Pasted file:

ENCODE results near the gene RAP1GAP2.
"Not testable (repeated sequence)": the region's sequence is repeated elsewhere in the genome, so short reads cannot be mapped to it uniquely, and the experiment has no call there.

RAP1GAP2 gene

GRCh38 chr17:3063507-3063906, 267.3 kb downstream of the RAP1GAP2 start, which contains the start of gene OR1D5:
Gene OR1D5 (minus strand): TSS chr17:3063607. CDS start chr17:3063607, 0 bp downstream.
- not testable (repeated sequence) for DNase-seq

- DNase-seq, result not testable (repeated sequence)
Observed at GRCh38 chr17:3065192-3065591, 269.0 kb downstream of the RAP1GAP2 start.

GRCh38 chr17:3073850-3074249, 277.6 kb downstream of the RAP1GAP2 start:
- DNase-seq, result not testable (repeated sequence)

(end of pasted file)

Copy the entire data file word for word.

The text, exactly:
ENCODE results near the gene RAP1GAP2.
"Not testable (repeated sequence)": the region's sequence is repeated elsewhere in the genome, so short reads cannot be mapped to it uniquely, and the experiment has no call there.

RAP1GAP2 gene

GRCh38 chr17:3063507-3063906, 267.3 kb downstream of the RAP1GAP2 start, which contains the start of gene OR1D5:
Gene OR1D5 (minus strand): TSS chr17:3063607. CDS start chr17:3063607, 0 bp downstream.
- not testable (repeated sequence) for DNase-seq

- DNase-seq, result not testable (repeated sequence)
Observed at GRCh38 chr17:3065192-3065591, 269.0 kb downstream of the RAP1GAP2 start.

GRCh38 chr17:3073850-3074249, 277.6 kb downstream of the RAP1GAP2 start:
- DNase-seq, result not testable (repeated sequence)